Was it just a couple of weeks ago that the University of Louisville football team was considered a serious contender for the 2016 college football playoffs? Reality took a while to catch up, shattering any and all illusions or disillusions.  

Kirk Herbstreit, of ESPN, had UofL listed third in his rankings back then, saying on air that he believed the Cardinals were capable of beating top-ranked Alabama. There were lots of people who agreed with him, including those who made Louisville third in the Associated Press poll.

Another rocky day for Lamar Jackson in the season finale (Cindy Rice Shelton photo).
Another rocky day for Lamar Jackson in the season finale (Cindy Rice Shelton photo).

Quarterback Lamar Jackson, like his University of Louisville football team, is looking all too fallible these days. Either he’s not as good as was once considered or most teams have figured out how to slow him down considerably.

Two weeks ago, Jackson was considered a virtual shew-in for Heisman Trophy honors, the “lock of all locks,” considered by Las Vegas to be a 1-50 favorite for college football’s most coveted award.  He was at that point considered all but invincible.

The outlook changed dramatically when Louisville fell victim to Houston in a devastating 36-10 loss, exposing all of UofL’s weaknesses, knocking the Cardinals out of any serious discussion about the nation’s best football teams this season.

Jackson a mere shadow of his national perception in the loss, managing to make only 20 of 43 passes while rushing for only 33 yards. His team would register only one touchdown while Jackson was getting sacked 11 times.

Just when one couldn’t imagine things getting any worse, things did get worse on Saturday. Louisville was knocked off by arch-rival Kentucky 41-38 before a crowd of 54,075 at Papa John’s Cardinal Stadium.

When he wasn’t scorching UK’s defense, Jackson was keeping the Wildcats in the game. He would have three costly interceptions and would cough up the ball in the final minute that would lead to the winning field goal.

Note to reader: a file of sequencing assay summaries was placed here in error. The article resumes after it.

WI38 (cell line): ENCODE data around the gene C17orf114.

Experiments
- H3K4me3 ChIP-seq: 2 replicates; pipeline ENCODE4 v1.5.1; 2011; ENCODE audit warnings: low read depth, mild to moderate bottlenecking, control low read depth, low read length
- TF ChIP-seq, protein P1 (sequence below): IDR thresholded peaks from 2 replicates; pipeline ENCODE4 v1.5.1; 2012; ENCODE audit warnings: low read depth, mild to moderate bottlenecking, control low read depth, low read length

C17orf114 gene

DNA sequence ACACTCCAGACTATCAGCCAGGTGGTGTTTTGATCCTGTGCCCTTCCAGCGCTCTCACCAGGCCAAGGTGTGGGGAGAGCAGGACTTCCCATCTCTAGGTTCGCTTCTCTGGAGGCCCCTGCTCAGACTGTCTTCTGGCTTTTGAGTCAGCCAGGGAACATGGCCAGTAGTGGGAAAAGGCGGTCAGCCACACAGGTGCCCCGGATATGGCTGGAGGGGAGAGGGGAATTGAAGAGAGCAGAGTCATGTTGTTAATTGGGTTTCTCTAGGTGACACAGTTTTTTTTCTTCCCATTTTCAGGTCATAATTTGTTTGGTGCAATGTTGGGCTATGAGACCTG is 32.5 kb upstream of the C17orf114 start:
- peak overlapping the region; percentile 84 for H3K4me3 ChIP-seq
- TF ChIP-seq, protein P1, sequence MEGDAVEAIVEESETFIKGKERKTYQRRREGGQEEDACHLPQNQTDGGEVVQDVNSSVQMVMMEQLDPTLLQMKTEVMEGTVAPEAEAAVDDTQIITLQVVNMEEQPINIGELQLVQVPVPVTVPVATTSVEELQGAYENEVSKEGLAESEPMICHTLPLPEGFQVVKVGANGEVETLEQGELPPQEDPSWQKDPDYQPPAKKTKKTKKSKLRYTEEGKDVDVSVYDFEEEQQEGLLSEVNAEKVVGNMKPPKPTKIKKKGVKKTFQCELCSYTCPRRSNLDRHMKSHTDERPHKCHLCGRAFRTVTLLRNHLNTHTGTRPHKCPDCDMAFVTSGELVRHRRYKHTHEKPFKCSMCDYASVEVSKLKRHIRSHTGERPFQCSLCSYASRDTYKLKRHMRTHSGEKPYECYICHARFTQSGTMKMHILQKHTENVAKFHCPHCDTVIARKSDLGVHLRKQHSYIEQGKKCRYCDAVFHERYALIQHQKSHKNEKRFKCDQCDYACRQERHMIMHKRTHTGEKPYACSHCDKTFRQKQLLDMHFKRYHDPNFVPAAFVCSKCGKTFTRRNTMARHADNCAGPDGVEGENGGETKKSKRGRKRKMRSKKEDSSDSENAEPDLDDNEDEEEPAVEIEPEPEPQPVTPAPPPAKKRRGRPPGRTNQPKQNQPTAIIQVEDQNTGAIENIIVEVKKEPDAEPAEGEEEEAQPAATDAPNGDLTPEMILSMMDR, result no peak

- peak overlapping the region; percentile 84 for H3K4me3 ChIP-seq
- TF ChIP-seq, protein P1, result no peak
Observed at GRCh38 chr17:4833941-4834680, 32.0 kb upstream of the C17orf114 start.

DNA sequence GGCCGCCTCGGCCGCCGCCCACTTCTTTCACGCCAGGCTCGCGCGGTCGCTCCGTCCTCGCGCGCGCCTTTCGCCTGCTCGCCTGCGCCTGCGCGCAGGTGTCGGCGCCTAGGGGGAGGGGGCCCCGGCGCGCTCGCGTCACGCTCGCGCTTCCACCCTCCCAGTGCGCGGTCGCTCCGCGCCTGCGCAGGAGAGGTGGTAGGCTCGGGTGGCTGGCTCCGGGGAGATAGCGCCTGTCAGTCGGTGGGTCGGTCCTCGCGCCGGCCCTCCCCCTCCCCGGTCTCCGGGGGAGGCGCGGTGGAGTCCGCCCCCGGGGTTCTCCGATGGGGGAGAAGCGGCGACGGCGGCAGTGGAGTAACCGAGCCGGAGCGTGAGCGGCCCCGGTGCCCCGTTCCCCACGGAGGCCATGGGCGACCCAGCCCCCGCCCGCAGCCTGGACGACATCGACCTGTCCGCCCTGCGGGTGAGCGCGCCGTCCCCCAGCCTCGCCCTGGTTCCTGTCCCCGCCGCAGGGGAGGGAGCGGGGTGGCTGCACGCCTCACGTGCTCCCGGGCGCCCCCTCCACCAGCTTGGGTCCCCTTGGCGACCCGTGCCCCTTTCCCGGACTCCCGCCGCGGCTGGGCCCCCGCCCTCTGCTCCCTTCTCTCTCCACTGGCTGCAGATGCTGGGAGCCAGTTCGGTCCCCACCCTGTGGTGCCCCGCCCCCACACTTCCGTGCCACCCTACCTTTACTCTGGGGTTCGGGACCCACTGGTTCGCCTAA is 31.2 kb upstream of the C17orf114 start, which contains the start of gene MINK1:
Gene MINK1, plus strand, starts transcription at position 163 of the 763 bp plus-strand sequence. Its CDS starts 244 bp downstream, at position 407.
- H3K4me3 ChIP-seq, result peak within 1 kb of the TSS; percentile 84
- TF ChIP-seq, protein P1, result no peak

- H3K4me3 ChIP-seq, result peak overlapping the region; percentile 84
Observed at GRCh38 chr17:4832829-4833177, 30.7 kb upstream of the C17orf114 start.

UofL’s slumping performance in recent weeks, along with Jackson’s problems, may have an impact on the Heisman race. The national sports media, being what it is, thrives on creating drama when none may actually exist.

The Heisman Trophy is generally associated with winners and national contenders, with an individual player usually receiving a lot of credit for his team’s success. Louisville is free fall now, no longer in contention, plummeting in the polls. 

Jackson has not done himself any favors in the past two games, making many Heisman voters scratch their heads, looking for possible reasons to reconsider their votes.

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By Charlie Springer

Charlie Springer is a former Louisville editor and sportswriter, a public affairs consultant, a UofL grad and longtime fan.

4 thoughts on “Jackson fumble leads to another Louisville stumble”
  1. It was only fitting that Lamar fumble the ball he is the one who got us where we were. He is still the best candidate for heisman he broke all kinds if records uf you want to blame someone blame the defense they played like crap.

  2. Louisville was outplayed, out coached and out hustled. There were a few individual players who played well, but the team as a whole acted like they didn’t want to be there. Not only could UL not defend against the long pass or the short yardage pass, it couldn’t contain UK’s running backs running to the sides or the quarterback running up the middle just like a week ago against Houston. Why not leave a defender stay in the middle to tackle a QB that takes off running? Ohio State does it. Lamar Jackson still hasn’t learned his lesson about how to carry a ball. He carries it like he’s carrying a loaf of bread home to Mama. If he throws an interception, he’s quick to blame himself, but not so if he fumbles.

    1. So much natural ability, so much more he can do. Hopefully he catches on to a few things and creates a great future for himself. He obviously has much more to learn to catch up with his quickness.

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